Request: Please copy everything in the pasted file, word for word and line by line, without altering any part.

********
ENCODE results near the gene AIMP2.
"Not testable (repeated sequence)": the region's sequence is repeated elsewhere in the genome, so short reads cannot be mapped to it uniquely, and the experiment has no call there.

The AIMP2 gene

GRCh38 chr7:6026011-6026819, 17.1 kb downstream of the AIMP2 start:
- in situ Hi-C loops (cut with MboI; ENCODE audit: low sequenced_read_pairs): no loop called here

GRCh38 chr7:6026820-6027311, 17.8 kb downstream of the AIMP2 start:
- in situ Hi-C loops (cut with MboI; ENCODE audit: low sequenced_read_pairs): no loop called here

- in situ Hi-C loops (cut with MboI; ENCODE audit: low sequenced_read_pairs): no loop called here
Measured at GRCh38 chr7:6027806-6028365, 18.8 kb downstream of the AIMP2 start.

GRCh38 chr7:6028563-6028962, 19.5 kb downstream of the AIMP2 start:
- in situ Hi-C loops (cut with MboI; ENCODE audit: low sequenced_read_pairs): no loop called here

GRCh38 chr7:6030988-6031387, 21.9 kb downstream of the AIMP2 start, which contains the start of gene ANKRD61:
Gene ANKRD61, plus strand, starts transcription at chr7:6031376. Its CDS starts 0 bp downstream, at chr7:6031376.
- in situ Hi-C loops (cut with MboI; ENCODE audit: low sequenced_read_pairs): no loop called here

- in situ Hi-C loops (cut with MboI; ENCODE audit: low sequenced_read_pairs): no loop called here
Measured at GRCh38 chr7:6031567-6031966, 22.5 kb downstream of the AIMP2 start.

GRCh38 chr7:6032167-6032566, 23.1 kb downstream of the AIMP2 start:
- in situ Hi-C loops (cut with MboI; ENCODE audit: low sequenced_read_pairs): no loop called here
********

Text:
ENCODE results near the gene AIMP2.
"Not testable (repeated sequence)": the region's sequence is repeated elsewhere in the genome, so short reads cannot be mapped to it uniquely, and the experiment has no call there.

The AIMP2 gene

GRCh38 chr7:6026011-6026819, 17.1 kb downstream of the AIMP2 start:
- in situ Hi-C loops (cut with MboI; ENCODE audit: low sequenced_read_pairs): no loop called here

GRCh38 chr7:6026820-6027311, 17.8 kb downstream of the AIMP2 start:
- in situ Hi-C loops (cut with MboI; ENCODE audit: low sequenced_read_pairs): no loop called here

- in situ Hi-C loops (cut with MboI; ENCODE audit: low sequenced_read_pairs): no loop called here
Measured at GRCh38 chr7:6027806-6028365, 18.8 kb downstream of the AIMP2 start.

GRCh38 chr7:6028563-6028962, 19.5 kb downstream of the AIMP2 start:
- in situ Hi-C loops (cut with MboI; ENCODE audit: low sequenced_read_pairs): no loop called here

GRCh38 chr7:6030988-6031387, 21.9 kb downstream of the AIMP2 start, which contains the start of gene ANKRD61:
Gene ANKRD61, plus strand, starts transcription at chr7:6031376. Its CDS starts 0 bp downstream, at chr7:6031376.
- in situ Hi-C loops (cut with MboI; ENCODE audit: low sequenced_read_pairs): no loop called here

- in situ Hi-C loops (cut with MboI; ENCODE audit: low sequenced_read_pairs): no loop called here
Measured at GRCh38 chr7:6031567-6031966, 22.5 kb downstream of the AIMP2 start.

GRCh38 chr7:6032167-6032566, 23.1 kb downstream of the AIMP2 start:
- in situ Hi-C loops (cut with MboI; ENCODE audit: low sequenced_read_pairs): no loop called here